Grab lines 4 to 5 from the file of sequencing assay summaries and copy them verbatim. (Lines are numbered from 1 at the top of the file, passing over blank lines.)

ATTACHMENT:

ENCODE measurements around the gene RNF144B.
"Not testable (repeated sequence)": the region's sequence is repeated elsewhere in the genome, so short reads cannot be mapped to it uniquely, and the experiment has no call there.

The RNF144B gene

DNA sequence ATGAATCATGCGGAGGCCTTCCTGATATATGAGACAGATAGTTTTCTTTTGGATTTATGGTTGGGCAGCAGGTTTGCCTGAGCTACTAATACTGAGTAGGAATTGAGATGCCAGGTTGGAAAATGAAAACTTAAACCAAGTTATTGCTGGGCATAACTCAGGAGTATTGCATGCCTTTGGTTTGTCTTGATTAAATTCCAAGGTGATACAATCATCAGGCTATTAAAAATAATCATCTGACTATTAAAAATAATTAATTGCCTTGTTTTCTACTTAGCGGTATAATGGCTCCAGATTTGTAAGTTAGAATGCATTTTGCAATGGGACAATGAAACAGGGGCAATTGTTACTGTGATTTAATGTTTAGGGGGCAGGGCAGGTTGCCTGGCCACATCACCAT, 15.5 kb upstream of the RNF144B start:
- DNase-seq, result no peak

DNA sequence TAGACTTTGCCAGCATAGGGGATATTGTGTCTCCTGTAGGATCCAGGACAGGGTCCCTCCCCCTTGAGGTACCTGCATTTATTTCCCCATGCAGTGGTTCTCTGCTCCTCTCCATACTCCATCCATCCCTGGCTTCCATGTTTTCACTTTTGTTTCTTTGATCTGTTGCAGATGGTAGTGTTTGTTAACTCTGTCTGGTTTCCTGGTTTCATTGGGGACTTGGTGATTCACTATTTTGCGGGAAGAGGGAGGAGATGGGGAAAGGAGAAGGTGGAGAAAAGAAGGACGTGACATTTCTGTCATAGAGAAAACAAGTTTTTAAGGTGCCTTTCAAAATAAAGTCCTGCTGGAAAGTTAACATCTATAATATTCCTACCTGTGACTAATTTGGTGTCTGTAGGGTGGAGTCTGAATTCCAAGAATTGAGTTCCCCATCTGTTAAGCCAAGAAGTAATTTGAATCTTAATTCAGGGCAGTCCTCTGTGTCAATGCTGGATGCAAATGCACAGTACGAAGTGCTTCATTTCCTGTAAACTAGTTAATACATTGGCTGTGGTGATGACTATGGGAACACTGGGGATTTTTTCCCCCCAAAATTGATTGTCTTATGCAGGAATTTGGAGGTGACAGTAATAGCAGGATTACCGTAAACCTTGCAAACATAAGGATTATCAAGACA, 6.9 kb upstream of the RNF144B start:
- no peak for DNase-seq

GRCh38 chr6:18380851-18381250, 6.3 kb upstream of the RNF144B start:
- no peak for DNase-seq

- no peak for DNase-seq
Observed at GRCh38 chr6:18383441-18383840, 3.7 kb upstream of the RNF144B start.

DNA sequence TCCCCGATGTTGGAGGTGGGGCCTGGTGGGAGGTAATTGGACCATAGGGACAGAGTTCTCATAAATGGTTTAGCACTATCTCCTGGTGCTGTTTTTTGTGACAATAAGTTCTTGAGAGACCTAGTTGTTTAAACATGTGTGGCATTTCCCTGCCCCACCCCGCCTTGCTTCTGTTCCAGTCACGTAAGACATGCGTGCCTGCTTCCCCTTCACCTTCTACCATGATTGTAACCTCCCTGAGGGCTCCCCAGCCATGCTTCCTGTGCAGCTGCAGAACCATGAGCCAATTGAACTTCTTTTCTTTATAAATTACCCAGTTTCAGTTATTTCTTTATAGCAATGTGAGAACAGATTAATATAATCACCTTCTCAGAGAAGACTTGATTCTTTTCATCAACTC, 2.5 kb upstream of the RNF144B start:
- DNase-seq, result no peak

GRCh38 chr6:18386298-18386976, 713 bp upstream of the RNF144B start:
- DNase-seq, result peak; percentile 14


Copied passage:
DNA sequence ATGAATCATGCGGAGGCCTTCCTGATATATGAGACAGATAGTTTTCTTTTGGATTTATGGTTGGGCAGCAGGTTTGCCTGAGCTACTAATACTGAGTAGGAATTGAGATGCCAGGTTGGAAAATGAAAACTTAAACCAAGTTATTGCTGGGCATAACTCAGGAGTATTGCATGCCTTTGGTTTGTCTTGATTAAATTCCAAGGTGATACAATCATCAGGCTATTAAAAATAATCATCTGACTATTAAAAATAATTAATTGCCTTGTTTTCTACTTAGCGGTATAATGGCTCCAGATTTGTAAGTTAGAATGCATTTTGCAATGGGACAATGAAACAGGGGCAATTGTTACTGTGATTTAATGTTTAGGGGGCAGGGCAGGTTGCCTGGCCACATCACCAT, 15.5 kb upstream of the RNF144B start:
- DNase-seq, result no peak